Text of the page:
A Plain and Intense House of Painter
Yu Ting (principal, Wutopia Lab) × SPACE
SPACE: This is a renovation project in which artist Li Bin’s two studios have been renovated into a house and a museum. Isozaki remodeled the first studio into the museum, and Wutopia Lab redesigned the second one into the house. What is the most significant physical change applied to the original building? How did you meet the requirements of a residential space, in terms of its programme, atmosphere and scale?
Yu Ting (Yu): Actually the second studio was designed by me, but this time the original second studio was torn down, and we built a new one in the same place. Given the fact that Li Bin, artist and client, and his wife would like to have their separate room, its understood that the wife would prefer a space without light while artist prefers light. They would like to spend the rest of their lives in this house and keep stuff related to their history. So the house should be warm, firm and in a comfort level of humidity, and an elevator is a must have. Though the sacred space was ignored in recent years in China, we’d like to revive them in this artist’s house.
SPACE: The interior space gives a strong impression through its light and colours. It seems you actively chose to use primary colours throughout the house interior. What is the architectural function of this?
Yu: They are the sacred spaces. The red space is the living room, which is used by the artist and his wife. In Chinese culture, we regard daily life as sacred moment. The living room is the space in which the couple spends the most time. The blue space is a gap between a staircase and elevator. We put a skylight on the ceiling, after which a perfect space for meditation emerges.
SPACE: Skylights and windows show up in various ways and from different positions. What is their function in this house? And on what basis did you determine the position, size and colour of these windows, including the red skylight installed at the southwest corner of the living room?
Yu: The height of the windows was determined by the height when a person stands, sits and lies down. We used the old windows from the original second studio. As there is a wall 1m behind the south wall of living room, we figured that even if we put a window on the south wall, there would still be scenery that we would be able to see. So we chose to install a skylight at the southwest corner. During the afternoon, an obvious cylinder of light will pour from this corner.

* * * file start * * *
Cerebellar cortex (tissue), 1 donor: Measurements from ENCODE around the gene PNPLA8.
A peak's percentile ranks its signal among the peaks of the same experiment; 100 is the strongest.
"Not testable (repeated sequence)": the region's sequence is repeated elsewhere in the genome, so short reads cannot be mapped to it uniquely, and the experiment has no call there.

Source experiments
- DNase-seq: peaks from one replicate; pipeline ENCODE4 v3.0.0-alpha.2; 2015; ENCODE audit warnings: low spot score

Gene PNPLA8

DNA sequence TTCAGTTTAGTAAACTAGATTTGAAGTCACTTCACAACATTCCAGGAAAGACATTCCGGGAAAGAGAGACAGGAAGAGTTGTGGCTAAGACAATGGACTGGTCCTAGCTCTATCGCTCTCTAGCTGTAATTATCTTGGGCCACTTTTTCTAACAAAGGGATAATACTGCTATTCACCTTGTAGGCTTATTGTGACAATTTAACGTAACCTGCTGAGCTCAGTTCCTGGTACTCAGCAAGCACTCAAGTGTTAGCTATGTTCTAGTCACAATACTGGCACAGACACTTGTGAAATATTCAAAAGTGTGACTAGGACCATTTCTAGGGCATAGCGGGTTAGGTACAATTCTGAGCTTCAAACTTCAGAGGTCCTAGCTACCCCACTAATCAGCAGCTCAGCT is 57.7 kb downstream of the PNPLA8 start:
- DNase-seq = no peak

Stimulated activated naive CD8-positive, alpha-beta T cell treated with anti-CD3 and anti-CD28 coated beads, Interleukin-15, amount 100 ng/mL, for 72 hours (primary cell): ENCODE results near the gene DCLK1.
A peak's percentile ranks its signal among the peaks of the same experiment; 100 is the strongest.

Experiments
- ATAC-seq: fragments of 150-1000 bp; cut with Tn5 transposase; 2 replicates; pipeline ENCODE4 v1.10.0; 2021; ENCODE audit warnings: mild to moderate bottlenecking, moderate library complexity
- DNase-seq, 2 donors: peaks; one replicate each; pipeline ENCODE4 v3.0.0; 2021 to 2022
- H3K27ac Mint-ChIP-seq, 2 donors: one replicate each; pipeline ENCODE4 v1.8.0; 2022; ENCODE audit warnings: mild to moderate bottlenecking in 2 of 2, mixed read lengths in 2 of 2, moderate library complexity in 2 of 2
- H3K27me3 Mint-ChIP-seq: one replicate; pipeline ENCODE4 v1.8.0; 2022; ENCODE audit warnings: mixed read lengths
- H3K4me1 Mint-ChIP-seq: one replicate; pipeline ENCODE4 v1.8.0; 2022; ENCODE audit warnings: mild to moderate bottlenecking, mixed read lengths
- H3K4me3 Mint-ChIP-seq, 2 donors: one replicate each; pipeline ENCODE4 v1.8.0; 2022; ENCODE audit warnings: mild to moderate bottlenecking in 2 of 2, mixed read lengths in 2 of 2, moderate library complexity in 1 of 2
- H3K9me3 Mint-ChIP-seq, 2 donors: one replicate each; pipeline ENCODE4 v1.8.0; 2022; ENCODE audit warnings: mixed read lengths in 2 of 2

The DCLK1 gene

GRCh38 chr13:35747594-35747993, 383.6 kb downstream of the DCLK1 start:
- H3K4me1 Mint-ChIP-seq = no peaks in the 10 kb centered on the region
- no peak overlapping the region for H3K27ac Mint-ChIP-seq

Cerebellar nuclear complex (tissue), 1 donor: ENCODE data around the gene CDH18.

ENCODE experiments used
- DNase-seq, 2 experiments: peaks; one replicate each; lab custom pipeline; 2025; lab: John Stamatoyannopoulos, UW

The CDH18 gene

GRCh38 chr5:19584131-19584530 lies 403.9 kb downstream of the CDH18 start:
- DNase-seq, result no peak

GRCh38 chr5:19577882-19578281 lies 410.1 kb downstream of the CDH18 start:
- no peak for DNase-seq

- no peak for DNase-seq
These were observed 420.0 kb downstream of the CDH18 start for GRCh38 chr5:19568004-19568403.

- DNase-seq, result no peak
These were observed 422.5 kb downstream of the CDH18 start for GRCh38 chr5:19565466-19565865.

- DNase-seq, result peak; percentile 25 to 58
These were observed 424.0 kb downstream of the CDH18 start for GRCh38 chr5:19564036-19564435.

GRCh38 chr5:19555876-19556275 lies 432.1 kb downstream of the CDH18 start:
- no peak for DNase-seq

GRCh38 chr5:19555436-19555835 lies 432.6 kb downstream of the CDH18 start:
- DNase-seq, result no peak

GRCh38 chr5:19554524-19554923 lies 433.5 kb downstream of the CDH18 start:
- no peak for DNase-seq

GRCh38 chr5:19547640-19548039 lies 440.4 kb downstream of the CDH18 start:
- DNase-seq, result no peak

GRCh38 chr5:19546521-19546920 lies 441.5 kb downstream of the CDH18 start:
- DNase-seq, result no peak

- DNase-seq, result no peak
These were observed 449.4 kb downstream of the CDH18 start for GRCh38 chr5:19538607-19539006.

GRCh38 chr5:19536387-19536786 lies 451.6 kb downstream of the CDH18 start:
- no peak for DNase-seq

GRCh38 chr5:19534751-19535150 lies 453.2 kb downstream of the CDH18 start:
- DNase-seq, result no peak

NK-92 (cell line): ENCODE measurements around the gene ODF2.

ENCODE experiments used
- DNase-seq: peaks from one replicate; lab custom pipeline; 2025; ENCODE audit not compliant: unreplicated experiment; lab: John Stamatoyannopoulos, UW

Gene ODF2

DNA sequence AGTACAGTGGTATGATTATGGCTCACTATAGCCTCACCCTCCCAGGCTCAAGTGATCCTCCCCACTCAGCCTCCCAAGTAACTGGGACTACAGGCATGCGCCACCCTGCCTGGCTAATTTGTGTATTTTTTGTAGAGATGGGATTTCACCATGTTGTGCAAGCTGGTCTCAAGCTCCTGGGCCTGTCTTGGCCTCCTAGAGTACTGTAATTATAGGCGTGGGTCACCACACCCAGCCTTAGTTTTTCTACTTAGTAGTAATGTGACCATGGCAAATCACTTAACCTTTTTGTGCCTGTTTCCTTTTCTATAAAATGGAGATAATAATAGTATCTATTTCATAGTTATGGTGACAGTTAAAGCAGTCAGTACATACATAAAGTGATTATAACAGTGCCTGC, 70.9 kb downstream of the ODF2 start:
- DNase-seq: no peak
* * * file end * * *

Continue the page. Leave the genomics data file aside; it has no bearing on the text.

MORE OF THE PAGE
SPACE: On the contrary, the exterior is finished in light grey creating a contrast with the interior. The leaf pattern imprinted on the façade with a mould and the strong curve of steel bridge are very impressive. They seem to be a gesture to devise harmony with surrounding nature.
Yu: To make way for the tree standing in the middle of the courtyard, we choose to build a curvy bridge. As the air pollution in Shanghai is quite heavy, a white facade is not so easy to maintain. We were inspired by the grey color of the artist’s paintings. So we chose grey for the colour of façade.
SPACE: The house announces a clear identity as a home for an artist. Where can we find the characteristics entitled ‘Plain’?
Yu: In contrast to other villas in China, the artist’s house has divested itself of decoration. One day a friend of the artist paid the house a visit, and he said your house is so plain. That’s where the name plain came from.
SPACE: Thinking of your previous works, the ideas are bold and unique. They reveal an ingenuity that is born of a childlike mind, rather than according to macroscopic concepts such as the city or architecture. What architectural ideals are being pursued by Wutopia Lab?
Yu: Besides considering the city or architecture as a field, we pay more attention to the human scale. We discuss people desires and fear. That’s why our project is quite creative.
Wutopia Lab is located in Shanghai. Founded by the famous architect Yu Ting(俞挺) in 2013. They think all the hard training, conceptual work and the design process should be presented with a relaxed gesture at the end. They believe if the world is not good enough, let us create a better one. Their works include the Wu Ji Academy and Instant Red.
Architect: Wutopia Lab (Yu Ting)
Design team: XIA Murong, HUANG He
Interior designer: SONG Mengjiao, PAN Dali
Location: Shanghai, China
Site area: 125m²
Building area: 250m²
Design period: 2014
Construction period: 2014 – 2017
Client: Li Bin
edited by Park Semi | photographed by CreatAR images (unless otherwise indicated) |
materials provided by Wutopia Lab